Operations order

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An Operations Order, often abbreviated as OPORD, is an executable plan that directs a unit on how to conduct a military operation. An Operations Order will describe the situation facing the unit, the mission of the unit, and what activities the unit will conduct to achieve the mission goals. Normally an Operations Order will be generated at a regiment, brigade, division, or corps headquarters and then given to lower echelons to implement. Each lower echelon as they receive an operations order will in turn develop their own Operations Order which removes extraneous detail and adds details focused on what and how that subunit will implement the higher level OPORD. So an Operations Order at a particular level of the military organization will trigger units involved in the operation to develop their own Operations Order which will borrow from the Operations Order given them so far as the situation and mission but will then add additional details for the activities a specific unit is to conduct.

A standardized multi paragraph format is used by the United States Department of Defense's armed services and most other military forces. An OPORDER is designed to organize both generalities and specifics of a mission into five standard topics (paragraphs): Situation, Mission, Execution, Sustainment (formerly Service Support, and known as Admin & Logistics in the Marine Corps), and Command and Signal. Higher level units which have extensive lists or details in a topic will move most of the material to an Annex or an Appendix to the order. This also allows an order be customized to a recipient by easily removing extraneous information for that recipient.

Variations[edit]

The OPORD is the primary order that is given for a mission, however it is not the only type of order that may be issued for a mission. Other types of orders may be issued.This is to tell units that an Operations Order may be forthcoming, as a Warning Order, or to inform units during the execution of an Operations Order,that the situation has changed and,identifying changes in situation and mission, (Fragmentary Order).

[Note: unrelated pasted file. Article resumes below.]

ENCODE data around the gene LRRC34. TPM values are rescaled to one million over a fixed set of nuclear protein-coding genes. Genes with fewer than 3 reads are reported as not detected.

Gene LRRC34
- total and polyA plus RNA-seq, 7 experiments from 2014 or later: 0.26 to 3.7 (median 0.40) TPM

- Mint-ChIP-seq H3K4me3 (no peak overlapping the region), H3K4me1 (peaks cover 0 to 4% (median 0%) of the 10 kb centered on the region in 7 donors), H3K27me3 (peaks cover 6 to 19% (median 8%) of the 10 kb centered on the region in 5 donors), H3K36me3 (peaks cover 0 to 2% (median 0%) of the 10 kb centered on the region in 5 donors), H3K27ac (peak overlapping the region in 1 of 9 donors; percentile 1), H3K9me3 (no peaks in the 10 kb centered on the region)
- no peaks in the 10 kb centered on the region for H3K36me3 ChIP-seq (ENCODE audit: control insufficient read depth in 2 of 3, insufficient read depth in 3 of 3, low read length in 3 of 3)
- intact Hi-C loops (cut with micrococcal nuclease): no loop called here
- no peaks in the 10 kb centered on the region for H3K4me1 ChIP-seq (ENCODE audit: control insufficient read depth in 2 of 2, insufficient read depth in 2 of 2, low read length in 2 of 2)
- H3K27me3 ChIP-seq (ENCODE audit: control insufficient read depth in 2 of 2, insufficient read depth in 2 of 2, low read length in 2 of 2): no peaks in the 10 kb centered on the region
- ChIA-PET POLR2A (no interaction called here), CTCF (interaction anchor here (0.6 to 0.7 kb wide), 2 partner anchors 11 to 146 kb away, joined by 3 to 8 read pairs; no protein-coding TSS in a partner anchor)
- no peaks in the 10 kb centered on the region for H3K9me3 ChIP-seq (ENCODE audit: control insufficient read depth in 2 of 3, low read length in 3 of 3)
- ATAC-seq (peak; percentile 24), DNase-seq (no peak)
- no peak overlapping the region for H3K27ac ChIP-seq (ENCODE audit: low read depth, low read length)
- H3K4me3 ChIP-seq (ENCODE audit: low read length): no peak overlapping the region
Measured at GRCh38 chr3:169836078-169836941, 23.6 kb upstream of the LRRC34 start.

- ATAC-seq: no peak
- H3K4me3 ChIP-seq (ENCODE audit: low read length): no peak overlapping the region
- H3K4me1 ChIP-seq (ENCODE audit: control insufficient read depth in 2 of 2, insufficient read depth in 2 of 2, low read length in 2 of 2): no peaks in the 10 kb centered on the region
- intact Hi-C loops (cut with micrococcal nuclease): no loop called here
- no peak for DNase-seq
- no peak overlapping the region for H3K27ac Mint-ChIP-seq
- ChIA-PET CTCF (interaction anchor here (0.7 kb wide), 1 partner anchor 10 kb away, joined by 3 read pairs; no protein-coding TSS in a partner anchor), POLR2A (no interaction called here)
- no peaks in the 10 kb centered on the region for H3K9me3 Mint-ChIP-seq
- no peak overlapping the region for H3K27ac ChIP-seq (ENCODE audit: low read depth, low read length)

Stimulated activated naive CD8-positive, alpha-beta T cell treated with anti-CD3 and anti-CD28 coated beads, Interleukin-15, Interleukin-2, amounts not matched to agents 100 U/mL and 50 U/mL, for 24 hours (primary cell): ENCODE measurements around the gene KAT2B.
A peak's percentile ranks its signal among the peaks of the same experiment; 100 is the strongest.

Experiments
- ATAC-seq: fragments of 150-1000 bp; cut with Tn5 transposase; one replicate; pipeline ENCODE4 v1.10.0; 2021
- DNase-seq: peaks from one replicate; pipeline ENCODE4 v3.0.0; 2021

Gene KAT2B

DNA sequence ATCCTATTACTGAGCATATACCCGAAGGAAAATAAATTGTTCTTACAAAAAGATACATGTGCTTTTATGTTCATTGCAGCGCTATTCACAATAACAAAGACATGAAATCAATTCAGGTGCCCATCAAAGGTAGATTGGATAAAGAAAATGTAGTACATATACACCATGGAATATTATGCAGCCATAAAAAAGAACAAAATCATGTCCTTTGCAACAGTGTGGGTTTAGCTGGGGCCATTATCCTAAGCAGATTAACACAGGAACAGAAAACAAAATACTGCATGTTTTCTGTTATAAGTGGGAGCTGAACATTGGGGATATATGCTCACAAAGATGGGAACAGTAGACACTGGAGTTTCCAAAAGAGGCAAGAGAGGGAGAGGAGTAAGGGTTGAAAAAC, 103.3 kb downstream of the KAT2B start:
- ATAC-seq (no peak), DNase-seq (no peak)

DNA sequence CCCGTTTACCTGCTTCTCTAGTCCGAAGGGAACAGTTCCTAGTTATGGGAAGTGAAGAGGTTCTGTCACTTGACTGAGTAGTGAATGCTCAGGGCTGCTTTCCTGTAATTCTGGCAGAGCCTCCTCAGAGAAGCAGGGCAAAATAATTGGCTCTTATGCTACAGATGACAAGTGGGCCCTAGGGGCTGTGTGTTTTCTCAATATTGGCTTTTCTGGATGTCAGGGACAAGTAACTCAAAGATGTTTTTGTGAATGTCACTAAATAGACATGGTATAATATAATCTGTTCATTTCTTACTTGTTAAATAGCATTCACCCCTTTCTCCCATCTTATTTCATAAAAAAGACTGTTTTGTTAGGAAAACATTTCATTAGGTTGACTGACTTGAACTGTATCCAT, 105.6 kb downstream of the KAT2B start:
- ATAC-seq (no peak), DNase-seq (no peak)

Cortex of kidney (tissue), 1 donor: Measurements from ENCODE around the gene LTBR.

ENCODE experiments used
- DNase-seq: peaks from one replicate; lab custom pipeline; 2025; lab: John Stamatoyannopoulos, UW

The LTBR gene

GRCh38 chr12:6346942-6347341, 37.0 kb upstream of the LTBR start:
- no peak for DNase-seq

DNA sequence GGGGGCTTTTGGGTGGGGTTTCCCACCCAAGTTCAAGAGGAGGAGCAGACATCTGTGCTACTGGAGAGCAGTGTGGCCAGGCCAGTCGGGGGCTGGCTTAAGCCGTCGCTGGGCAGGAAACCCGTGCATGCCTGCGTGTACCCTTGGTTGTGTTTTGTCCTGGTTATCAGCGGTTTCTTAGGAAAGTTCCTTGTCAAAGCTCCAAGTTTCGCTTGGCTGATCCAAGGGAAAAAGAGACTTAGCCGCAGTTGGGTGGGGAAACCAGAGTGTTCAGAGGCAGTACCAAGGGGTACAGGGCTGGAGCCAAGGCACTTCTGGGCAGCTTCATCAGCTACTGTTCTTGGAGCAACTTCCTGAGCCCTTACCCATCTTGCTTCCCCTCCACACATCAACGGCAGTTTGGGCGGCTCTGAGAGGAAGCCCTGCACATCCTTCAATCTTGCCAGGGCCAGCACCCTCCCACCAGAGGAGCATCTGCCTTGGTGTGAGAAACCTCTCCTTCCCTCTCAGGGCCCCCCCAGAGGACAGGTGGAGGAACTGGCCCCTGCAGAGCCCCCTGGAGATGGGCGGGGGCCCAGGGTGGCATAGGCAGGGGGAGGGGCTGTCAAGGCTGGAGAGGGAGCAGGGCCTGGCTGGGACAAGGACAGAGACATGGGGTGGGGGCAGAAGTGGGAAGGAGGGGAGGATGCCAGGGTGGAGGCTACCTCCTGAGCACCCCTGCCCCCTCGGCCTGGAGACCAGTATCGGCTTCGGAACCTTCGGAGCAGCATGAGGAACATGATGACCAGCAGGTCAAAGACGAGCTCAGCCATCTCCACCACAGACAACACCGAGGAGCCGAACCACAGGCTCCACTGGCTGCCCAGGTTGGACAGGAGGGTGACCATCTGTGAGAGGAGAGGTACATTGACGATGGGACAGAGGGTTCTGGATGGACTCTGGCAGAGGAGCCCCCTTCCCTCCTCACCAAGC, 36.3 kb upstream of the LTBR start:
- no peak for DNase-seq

A Warning Order, or WARNO, is given in advance of the OPORD to let soldiers under the command know that they may be receiving an Operations Order. The WARNO contains a few basic details of the situation and what the mission may entail.However,much of the pertinent information for a proper Operations Order is still forthcoming.

Once an OPORD is given,the situation may change before the mission is actually begun or,during the operation the situation may change so that the Operations Order must be modified. In these cases the commander will issue a Fragmentary Order, or FRAGO. The FRAGO will state exactly how the situation and/or,mission has been changed and what must be done to make up for the change.

Format[edit]

OPORD [number][code name]-[issuing headquarters](place the classification and short title of the OPORD at the top of the second and any sub sequential pages.)

1. SITUATION

a. Enemy forces.
   i)Most probable course of action
  ii)Most dangerous course of action
b. Friendly forces.
c. Attachments and detachments.

2. MISSION

a. Who, What, Where, When, Why

3. EXECUTION

Intent:
a. Concept of operations.
(1) Maneuver
(2) Fires
(3) Reconnaissance and Surveillance
(4) Intelligence
(5) Engineer
(6) Air Defense
(7) Information Operations
b. Tasks to maneuver units.As Required.
c. Tasks to combat support units.-As Required.
(1) Intelligence
(2) Engineer
(3) Fire Support
(4) Air Defense
(5) Signal
(6) NBC (Nuclear, Biological, Chemical)
(7) Provost Marshal
(8) PSYOP
(9) Civil military
(10) As required
d. Coordinating instructions.
(1) Time or condition when a plan or order becomes effective
(2) CCIR (Commander's Critical Information Requirements)
(3) Risk reduction control measures
(4) Rules of engagement
(5) Environmental considerations
(6) Force protection
(7) As required

4. SUSTAINMENT (formerly Service Support)/ADMIN & LOGISTICS -Materials and Services

a. Support concept.
b. Materiel and services.
c. Medical evacuation and hospitalization.
d. Personnel.
e. Civil military.
f. As required.

5. Command and Signal (formerly Command and Control)-Command and Control.

a. Command.
b. Control.

References[edit]

  • FM 7-8
  • FM 101-5 Appendix H
  • Tactical leadership MSL III : Custom edition for BOLC 1: ARMY ROTC (A military science & leadership development program)
  • U.S. Army Cadet Command: Infantry Platoon TACSOP

See also[edit]